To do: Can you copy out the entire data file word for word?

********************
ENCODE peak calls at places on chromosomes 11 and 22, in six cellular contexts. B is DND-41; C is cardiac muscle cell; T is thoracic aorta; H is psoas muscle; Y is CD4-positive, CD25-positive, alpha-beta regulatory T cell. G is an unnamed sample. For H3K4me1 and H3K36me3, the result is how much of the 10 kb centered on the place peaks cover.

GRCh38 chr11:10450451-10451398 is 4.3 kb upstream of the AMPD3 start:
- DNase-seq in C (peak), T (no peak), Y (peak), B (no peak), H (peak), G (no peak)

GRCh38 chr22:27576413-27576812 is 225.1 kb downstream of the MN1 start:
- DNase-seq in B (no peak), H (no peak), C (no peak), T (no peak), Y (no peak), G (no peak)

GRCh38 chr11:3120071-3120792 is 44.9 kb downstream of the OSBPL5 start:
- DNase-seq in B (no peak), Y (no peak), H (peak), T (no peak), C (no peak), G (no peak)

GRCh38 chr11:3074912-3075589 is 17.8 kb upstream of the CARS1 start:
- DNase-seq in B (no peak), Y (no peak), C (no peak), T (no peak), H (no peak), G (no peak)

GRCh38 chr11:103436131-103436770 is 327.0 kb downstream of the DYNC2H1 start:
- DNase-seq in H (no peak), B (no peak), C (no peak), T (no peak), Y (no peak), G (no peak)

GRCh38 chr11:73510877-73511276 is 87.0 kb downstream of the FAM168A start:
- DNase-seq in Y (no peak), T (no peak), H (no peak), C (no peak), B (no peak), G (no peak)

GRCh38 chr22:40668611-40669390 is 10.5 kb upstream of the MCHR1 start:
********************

ENCODE peak calls at places on chromosomes 11 and 22, in six cellular contexts. B is DND-41; C is cardiac muscle cell; T is thoracic aorta; H is psoas muscle; Y is CD4-positive, CD25-positive, alpha-beta regulatory T cell. G is an unnamed sample. For H3K4me1 and H3K36me3, the result is how much of the 10 kb centered on the place peaks cover.

GRCh38 chr11:10450451-10451398 is 4.3 kb upstream of the AMPD3 start:
- DNase-seq in C (peak), T (no peak), Y (peak), B (no peak), H (peak), G (no peak)

GRCh38 chr22:27576413-27576812 is 225.1 kb downstream of the MN1 start:
- DNase-seq in B (no peak), H (no peak), C (no peak), T (no peak), Y (no peak), G (no peak)

GRCh38 chr11:3120071-3120792 is 44.9 kb downstream of the OSBPL5 start:
- DNase-seq in B (no peak), Y (no peak), H (peak), T (no peak), C (no peak), G (no peak)

GRCh38 chr11:3074912-3075589 is 17.8 kb upstream of the CARS1 start:
- DNase-seq in B (no peak), Y (no peak), C (no peak), T (no peak), H (no peak), G (no peak)

GRCh38 chr11:103436131-103436770 is 327.0 kb downstream of the DYNC2H1 start:
- DNase-seq in H (no peak), B (no peak), C (no peak), T (no peak), Y (no peak), G (no peak)

GRCh38 chr11:73510877-73511276 is 87.0 kb downstream of the FAM168A start:
- DNase-seq in Y (no peak), T (no peak), H (no peak), C (no peak), B (no peak), G (no peak)

GRCh38 chr22:40668611-40669390 is 10.5 kb upstream of the MCHR1 start: